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Stimulus plan builds bipartisan steam

Congress and White House are joining to speed the $150-billion package to fight the economic downturn.

January 23, 2008|Maura Reynolds | Times Staff Writer

WASHINGTON — Spooked by stumbling stock markets around the world, Bush administration officials and members of Congress accelerated the pace of negotiations over a $150-billion economic rescue bill Tuesday, saying they intended to pass it before Feb. 15.

That could put rebate checks into the hands of taxpayers by late spring.

"The attitude that we ought to get something done soon prevails on both sides," said the Senate's No. 1 Republican, Minority Leader Mitch McConnell of Kentucky. "Our definition of 'soon,' obviously, is in the next few weeks. That, by the standards in Congress, is pretty fast."

The goal is to pass the legislation, a mix of tax rebates and other measures aimed at jolting the economy with an infusion of consumer spending and business investment, before Congress adjourns for the Presidents Day break.

Negotiators wouldn't discuss details of the plan but expressed confidence that for the first time since Democrats took control of Congress a year ago, the two parties and the two branches of government would be able to come together on a compromise to limit the damage of an economic downturn.

"All of us understand that we need to work together. All of us understand that we need to do something that will be effective. And all of us understand that now is the time to work together to get a package done," President Bush said after meeting with congressional leaders at the White House.

White House officials said the president hadn't rejected out of hand the idea of making the stimulus package larger than the $150 billion that has recently been discussed. Bush said last week that the package should equal about 1% of gross domestic product, estimated at $14 trillion to $15 trillion last year.

"The details will be negotiated," White House spokeswoman Dana Perino said. Bush "remains open," she added, "and he is not going to close out any doors."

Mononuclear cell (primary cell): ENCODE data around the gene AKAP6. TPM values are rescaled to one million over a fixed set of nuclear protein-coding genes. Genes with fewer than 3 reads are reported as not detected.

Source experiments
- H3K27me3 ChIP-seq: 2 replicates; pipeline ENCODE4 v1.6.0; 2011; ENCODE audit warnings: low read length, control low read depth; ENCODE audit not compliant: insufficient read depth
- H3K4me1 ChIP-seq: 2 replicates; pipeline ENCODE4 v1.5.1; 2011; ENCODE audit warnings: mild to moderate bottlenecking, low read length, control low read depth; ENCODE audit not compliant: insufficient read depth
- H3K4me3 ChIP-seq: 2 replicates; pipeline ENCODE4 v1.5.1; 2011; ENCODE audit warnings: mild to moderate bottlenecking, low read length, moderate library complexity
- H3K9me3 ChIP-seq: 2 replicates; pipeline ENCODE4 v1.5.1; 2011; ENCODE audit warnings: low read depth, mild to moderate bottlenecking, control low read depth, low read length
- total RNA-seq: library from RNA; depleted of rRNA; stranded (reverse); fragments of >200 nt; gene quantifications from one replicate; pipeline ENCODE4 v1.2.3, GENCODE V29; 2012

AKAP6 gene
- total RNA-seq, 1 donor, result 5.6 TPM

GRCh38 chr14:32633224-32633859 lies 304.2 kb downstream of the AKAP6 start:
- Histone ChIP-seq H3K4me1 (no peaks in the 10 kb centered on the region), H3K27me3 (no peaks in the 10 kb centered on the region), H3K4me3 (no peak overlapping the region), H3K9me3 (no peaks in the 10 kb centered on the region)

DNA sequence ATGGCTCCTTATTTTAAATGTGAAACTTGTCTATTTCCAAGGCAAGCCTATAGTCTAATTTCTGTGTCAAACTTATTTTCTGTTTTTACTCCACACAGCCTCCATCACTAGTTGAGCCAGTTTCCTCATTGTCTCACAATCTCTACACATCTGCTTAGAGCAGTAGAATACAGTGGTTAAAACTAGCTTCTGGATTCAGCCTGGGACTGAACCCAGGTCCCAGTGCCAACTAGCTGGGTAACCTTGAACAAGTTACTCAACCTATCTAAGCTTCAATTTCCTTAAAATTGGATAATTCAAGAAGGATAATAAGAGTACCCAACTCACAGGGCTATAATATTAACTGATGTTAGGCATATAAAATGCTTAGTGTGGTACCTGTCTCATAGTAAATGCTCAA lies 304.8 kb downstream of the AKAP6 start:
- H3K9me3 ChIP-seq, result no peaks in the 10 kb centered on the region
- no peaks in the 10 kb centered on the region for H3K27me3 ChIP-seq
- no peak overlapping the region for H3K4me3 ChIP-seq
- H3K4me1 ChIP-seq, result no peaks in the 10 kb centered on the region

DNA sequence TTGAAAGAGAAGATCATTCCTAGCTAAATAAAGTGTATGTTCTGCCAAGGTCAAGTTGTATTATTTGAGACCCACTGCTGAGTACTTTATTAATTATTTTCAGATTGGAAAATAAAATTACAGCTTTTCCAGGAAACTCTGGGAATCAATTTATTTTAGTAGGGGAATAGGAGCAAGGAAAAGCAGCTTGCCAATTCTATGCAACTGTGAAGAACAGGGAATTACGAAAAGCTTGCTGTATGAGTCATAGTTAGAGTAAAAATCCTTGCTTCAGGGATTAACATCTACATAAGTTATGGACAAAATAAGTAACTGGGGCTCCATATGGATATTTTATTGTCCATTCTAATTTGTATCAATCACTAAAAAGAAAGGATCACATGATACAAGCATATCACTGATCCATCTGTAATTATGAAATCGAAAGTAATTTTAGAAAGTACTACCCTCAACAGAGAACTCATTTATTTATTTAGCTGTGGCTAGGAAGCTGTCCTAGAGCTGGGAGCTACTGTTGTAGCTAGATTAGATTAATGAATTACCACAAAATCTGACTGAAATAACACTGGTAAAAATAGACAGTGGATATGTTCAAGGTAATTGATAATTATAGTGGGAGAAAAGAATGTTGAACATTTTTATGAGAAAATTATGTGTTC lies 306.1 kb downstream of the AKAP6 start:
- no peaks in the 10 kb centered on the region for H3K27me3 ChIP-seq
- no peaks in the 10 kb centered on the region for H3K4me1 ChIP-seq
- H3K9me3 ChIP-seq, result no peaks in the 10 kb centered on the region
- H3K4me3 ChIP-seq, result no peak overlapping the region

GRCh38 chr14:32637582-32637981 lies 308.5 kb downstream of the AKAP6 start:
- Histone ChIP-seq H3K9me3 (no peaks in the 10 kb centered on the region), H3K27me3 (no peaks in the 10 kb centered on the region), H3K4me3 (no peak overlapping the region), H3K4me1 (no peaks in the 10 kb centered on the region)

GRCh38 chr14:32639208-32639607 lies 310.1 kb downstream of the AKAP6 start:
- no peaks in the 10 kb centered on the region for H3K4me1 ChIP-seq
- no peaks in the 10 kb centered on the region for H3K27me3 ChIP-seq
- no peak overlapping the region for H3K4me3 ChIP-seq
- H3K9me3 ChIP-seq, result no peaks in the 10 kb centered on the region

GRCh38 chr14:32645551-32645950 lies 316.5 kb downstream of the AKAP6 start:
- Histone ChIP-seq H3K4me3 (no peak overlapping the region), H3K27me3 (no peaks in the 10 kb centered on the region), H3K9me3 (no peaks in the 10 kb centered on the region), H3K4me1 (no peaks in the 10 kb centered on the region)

Hill leaders said they wanted to fast-track the legislation by having House Speaker Nancy Pelosi (D-San Francisco) and Minority Leader John A. Boehner (R-Ohio) negotiate the provisions personally with Treasury Secretary Henry M. Paulson Jr., who would take the lead for the Bush administration.

And Pelosi is expected to seek the agreement of committee chairmen to move the bill directly to the House floor without going through the usual round of committee meetings and votes.

On the Senate side, leaders are banking on momentum from the bill's probable success in the House to help speed it through the closely divided chamber, where passage is expected to be more difficult.

Despite the chorus of accord at the leadership level, occasional notes of discord were sounded within the ranks. In a speech on the Senate floor, Sen. Judd Gregg of New Hampshire, the top Republican on the budget committee, expressed doubt that the tax rebates would stimulate the economy as much as Democrats had promised.

"The money will be spent, but does it stimulate our economy?" Gregg said.

"So much of our product today that we consume in America today is produced outside the United States -- maybe it stimulates the Chinese economy."

He added that the cost of the stimulus would be added to the national debt, in effect passing on that sum plus interest to the next generation.

"That money is borrowed from our children," Gregg said. "And then our children and our children's children have to pay it back. So, do you get the value? Is there a value there large enough to justify putting this debt on our children's back?"

Sen. Edward M. Kennedy (D-Mass.), chairman of the labor committee, contended that the kinds of tax incentives for business investment favored by Republicans "do not provide an effective stimulus."

"The problem with our economy today is a lack of demand, not lack of capacity," Kennedy said in a floor speech. "Businesses will not produce more until they know that customers are ready to buy. Personal tax cuts targeting middle- and low-income families and funding boosts for programs like unemployment insurance and food stamps are a better stimulus than business tax cuts because they encourage consumers to start spending."

On Tuesday, Bush announced the formation of an advisory committee to come up with ideas for educating Americans about their finances.

The committee, chaired by financier Charles Schwab, is to suggest ways to improve "financial literacy."

"I just wonder how many people, when they bought a sub-prime mortgage, knew what they were getting into," Bush said at a White House ceremony, referring to the shaky mortgages whose high default rates have sparked the meltdown in the home-loan markets and on Wall Street.

"We want people to own assets. We want people to be able to manage their assets," the president continued. "We want people to understand basic financial concepts, and how credit cards work and how credit scores affect you, how you can benefit from a savings account or a bank account. That's what we want."


Times staff writer Richard Simon contributed to this report.

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